“Using that very statute to indict not just a former president but several others, it is a time for us to recognise we cannot allow anyone to lie to us, claim our elections are not free and fair, and then cause folks to be harassed, threatened and possibily even attacked,” said Maya Wiley, president of the Leadership Conference on Civil and Human Rights.

The Trump campaign also targeted Michigan’s Wayne County, home of Detroit, a city with a population that is roughly 80 per cent Black. The campaign did not challenge results in surrounding suburban counties where Mr Biden won by wide margins.

Same for Wisconsin’s Milwaukee County, where the campaign demanded a recount and singled out a county with the largest population of Black voters in the state; roughly 70 per cent of the state’s Black population resides in that county.

The campaign also sought to undermine results in Philadelphia County, Pennsylvania, where 43 per cent of the population is Black and 15 per cent Hispanic or Latino.

In Arizona’s Maricopa County, ground zero for a conspiracy theory-driven election denial movement fuelled by the Trump campaign, 31 per cent of the population is Hispanic or Latino.

Watch: Donald Trump's third indictment explained

A charge against Mr Trump under Section 241 is among four counts alleging that the former president, along with six unnamed co-conspirators, “pursued unlawful means of discounting legitimate votes and subverting the election results,” encompassing a scheme to undermine the outcome of the election and a pressure campaign to throw out legally cast ballots.

That movement launched an ongoing anti-democratic movement defined by election denialism, strong-arming election officials and upending the rules of election administration, and a narrative of political persecution throughout the Republican Party, extending the nation’s legacy of voting rights battles into the fragile present.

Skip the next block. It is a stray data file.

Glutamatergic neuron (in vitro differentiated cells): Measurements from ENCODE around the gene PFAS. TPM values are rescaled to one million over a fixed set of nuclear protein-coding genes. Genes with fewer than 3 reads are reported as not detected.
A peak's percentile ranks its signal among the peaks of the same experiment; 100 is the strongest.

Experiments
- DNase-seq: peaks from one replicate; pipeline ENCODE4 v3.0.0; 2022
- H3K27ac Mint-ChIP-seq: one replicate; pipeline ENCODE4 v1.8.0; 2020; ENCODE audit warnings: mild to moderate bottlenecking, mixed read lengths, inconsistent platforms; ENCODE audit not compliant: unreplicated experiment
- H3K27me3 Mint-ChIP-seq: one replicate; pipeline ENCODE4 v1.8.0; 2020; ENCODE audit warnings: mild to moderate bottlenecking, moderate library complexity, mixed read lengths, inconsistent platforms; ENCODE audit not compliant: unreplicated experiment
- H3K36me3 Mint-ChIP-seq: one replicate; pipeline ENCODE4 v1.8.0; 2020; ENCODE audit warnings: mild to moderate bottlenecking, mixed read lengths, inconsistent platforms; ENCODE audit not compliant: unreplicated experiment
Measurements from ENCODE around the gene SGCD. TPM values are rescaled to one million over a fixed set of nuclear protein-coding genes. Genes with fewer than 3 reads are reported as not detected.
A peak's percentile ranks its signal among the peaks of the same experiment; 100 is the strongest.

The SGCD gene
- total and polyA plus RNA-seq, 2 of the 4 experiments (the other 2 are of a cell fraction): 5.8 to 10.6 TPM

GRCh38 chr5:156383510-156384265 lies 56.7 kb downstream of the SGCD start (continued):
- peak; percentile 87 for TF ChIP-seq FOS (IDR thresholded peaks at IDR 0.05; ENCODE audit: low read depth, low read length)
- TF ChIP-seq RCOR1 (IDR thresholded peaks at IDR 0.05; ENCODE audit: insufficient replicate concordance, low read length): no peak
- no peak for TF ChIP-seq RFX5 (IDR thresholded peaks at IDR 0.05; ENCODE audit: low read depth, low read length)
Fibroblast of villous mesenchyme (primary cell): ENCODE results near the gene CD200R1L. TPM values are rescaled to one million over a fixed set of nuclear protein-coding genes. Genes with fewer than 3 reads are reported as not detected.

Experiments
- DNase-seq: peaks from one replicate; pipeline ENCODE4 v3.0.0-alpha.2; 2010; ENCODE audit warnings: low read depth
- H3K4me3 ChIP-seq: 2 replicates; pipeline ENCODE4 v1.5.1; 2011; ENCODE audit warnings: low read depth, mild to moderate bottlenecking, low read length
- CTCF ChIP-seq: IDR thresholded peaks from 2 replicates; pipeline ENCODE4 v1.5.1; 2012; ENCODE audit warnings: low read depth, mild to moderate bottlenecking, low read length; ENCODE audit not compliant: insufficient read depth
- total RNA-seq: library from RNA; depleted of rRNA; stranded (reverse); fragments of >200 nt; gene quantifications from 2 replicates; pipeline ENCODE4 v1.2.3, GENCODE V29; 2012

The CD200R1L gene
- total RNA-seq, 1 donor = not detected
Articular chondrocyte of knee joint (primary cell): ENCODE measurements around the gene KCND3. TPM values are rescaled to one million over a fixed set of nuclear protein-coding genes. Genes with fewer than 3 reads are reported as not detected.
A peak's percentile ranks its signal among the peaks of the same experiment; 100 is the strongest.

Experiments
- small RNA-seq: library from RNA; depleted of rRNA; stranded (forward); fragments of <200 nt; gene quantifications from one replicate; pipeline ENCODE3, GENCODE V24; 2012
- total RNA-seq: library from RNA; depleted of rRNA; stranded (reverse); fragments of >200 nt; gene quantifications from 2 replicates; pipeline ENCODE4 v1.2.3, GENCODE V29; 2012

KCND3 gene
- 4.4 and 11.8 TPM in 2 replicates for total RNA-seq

Earlier this year, Douglass Mackey was found guilty by a federal jury in Brooklyn under Section 241 stemming from a scheme to deprive people of their right to vote in the 2016 presidential election.

Mackey, a far-right Twitter user, routinely amplified Russian troll farm accounts to promote a fraudulent social media campaign designed to suppress Black voter turnout for Hillary Clinton by instructing people to “vote from home” via text message.

He faces up to 10 years in prison.

“We actually do have legal tools available to prosecute these attempts at election subversion, so while this may be somewhat unprecedented, our democracy and our legal system are actually prepared to deal with these kinds of unprecedented situations,” Mr Morales-Doyle told The Independent.

“I think the history is important, because we’re also not at the end of history here,” he said.